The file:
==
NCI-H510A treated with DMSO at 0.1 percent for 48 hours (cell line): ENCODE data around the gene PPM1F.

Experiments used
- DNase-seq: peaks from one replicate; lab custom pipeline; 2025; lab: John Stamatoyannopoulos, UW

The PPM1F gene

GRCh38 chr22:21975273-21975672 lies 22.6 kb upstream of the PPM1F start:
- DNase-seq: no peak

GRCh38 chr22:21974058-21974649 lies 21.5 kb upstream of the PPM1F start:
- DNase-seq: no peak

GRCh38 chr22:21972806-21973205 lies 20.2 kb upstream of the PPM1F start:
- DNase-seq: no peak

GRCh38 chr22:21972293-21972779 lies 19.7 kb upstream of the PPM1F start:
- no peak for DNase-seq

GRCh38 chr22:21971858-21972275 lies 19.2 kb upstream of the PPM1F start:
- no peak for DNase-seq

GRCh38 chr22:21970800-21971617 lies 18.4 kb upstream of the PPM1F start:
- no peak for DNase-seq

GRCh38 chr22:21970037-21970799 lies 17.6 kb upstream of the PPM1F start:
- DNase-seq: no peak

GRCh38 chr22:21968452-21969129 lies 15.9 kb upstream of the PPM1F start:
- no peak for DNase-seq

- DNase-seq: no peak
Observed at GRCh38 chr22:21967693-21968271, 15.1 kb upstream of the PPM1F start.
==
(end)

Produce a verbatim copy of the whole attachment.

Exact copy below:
NCI-H510A treated with DMSO at 0.1 percent for 48 hours (cell line): ENCODE data around the gene PPM1F.

Experiments used
- DNase-seq: peaks from one replicate; lab custom pipeline; 2025; lab: John Stamatoyannopoulos, UW

The PPM1F gene

GRCh38 chr22:21975273-21975672 lies 22.6 kb upstream of the PPM1F start:
- DNase-seq: no peak

GRCh38 chr22:21974058-21974649 lies 21.5 kb upstream of the PPM1F start:
- DNase-seq: no peak

GRCh38 chr22:21972806-21973205 lies 20.2 kb upstream of the PPM1F start:
- DNase-seq: no peak

GRCh38 chr22:21972293-21972779 lies 19.7 kb upstream of the PPM1F start:
- no peak for DNase-seq

GRCh38 chr22:21971858-21972275 lies 19.2 kb upstream of the PPM1F start:
- no peak for DNase-seq

GRCh38 chr22:21970800-21971617 lies 18.4 kb upstream of the PPM1F start:
- no peak for DNase-seq

GRCh38 chr22:21970037-21970799 lies 17.6 kb upstream of the PPM1F start:
- DNase-seq: no peak

GRCh38 chr22:21968452-21969129 lies 15.9 kb upstream of the PPM1F start:
- no peak for DNase-seq

- DNase-seq: no peak
Observed at GRCh38 chr22:21967693-21968271, 15.1 kb upstream of the PPM1F start.